antipsychotic drugs

A study published Monday by Human Rights Watch finds that about 179,000 nursing home residents are being given antipsychotic drugs, even though they don't have schizophrenia or other serious mental illnesses that those drugs are designed to treat.

Seven years after a U.S. senator cited him as a national example of aberrant practices, the onetime top prescriber of antipsychotic drugs in Florida’s Medicaid program is in federal custody awaiting sentencing on fraud charges.

While more than a dozen nursing homes in Florida have stopped prescribing antipsychotic medications to dementia patients, and the percentage of nursing home residents in Florida being prescribed the risky, mood altering drugs has fallen to 21.2 percent, doctors at nursing homes in Volusia and Flagler counties continue to prescribe the drugs at high rates, an investigation by the Daytona Beach News-Journal reveals.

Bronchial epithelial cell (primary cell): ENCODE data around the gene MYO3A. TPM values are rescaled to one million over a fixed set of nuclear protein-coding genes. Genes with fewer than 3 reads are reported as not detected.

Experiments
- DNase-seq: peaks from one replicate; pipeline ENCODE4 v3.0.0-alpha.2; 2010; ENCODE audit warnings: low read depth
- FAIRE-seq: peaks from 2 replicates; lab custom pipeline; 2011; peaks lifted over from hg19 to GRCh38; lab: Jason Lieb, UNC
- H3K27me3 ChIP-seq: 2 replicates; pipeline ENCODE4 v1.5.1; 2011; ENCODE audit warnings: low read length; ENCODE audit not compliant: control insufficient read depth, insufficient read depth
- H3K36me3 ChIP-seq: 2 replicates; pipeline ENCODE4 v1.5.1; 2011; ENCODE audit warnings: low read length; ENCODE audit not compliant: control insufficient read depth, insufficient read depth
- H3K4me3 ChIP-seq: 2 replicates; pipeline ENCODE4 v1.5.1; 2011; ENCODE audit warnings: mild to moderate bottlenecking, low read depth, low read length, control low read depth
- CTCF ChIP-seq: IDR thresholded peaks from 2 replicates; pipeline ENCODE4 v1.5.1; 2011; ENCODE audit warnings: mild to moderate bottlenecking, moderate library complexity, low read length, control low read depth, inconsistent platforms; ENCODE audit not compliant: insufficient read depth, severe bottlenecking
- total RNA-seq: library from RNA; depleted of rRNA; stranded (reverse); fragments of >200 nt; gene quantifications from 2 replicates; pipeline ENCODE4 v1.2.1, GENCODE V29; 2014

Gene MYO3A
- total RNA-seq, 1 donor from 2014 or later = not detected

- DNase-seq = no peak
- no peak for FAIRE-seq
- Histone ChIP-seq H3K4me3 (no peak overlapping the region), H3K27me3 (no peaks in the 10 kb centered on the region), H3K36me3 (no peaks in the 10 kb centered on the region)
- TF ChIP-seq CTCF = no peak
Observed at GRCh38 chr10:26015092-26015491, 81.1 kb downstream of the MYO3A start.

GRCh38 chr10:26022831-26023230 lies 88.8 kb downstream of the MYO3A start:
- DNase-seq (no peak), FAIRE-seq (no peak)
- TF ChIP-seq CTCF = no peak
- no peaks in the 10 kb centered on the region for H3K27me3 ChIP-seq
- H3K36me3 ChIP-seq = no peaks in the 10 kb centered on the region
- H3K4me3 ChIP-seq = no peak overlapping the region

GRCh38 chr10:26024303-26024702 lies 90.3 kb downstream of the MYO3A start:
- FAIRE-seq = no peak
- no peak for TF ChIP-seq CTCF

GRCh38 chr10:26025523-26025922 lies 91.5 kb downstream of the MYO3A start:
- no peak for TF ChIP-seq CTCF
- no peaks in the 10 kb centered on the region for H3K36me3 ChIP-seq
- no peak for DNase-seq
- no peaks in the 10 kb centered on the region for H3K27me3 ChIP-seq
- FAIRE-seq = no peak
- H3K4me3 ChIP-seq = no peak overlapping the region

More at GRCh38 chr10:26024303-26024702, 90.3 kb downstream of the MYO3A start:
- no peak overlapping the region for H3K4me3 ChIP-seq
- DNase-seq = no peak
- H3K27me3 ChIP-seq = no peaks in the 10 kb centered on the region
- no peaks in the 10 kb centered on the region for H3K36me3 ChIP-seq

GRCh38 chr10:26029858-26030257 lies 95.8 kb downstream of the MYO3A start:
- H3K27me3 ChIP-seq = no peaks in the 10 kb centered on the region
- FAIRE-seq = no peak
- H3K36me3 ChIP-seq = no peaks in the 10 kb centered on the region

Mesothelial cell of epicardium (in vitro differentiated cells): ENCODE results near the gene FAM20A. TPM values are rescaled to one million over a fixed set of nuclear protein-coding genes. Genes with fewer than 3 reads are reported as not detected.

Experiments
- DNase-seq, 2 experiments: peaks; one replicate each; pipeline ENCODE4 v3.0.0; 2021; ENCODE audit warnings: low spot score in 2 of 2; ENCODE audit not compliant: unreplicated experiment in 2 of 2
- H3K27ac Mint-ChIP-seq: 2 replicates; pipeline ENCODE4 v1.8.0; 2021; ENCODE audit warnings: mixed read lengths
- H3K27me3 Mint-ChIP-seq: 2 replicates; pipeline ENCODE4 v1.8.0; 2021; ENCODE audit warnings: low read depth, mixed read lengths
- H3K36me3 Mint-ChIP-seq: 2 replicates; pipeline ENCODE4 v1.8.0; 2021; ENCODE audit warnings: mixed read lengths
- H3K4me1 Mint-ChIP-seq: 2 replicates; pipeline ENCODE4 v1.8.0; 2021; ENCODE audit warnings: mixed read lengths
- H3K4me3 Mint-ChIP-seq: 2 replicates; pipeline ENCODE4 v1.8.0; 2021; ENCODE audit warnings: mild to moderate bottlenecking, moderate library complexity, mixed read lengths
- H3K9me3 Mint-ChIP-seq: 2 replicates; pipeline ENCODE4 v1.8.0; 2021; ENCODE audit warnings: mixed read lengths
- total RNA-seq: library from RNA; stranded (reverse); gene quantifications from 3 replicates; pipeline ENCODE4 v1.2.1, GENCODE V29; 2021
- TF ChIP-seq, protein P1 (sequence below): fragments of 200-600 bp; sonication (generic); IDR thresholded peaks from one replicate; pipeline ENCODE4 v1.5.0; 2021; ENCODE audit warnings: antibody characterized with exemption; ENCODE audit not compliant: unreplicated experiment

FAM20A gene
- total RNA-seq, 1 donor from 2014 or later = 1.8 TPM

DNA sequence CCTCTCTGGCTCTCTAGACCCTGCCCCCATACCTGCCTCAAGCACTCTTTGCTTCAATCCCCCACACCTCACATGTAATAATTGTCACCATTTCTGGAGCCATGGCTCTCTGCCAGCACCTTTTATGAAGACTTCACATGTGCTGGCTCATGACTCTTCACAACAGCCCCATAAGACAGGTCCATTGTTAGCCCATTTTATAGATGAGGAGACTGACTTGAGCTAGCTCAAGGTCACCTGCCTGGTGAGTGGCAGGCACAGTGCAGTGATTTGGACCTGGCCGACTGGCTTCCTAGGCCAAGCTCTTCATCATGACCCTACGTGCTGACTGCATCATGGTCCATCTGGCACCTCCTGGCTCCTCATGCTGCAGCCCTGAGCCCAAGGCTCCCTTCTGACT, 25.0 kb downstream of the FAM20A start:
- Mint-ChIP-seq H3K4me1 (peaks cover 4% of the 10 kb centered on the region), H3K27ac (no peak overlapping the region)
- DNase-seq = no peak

It's one of the worst fears we have for our parents or for ourselves: that we, or they, will end up in a nursing home, drugged into a stupor. And that fear is not entirely unreasonable. Almost 300,000 nursing home residents are currently receiving antipsychotic drugs, usually to suppress the anxiety or aggression that can go with Alzheimer's disease and other dementia.

Four years after becoming a national symbol of reckless overprescribing, a Miami psychiatrist received a reprimand and $15,000 fine from the Florida Board of Medicine on Friday.

The board, meeting in Orlando, accepted the agreement between Dr. Fernando Mendez-Villamil and the Department of Health without comment. In addition to the reprimand and fine, the agreement calls for him to be evaluated for mental and behavioral fitness, for his practice to be assessed for risks, and for him to reimburse the state more than $22,000 in costs. 

A Yale study shows people in Gainesville use antipsychotic drugs at a higher rate than any other city in the nation, the Gainesville Sun reports. A professor from the University of Florida says the high rate is likely because Gainesville’s VA Medical Center serves as a “hub” for patients from other areas.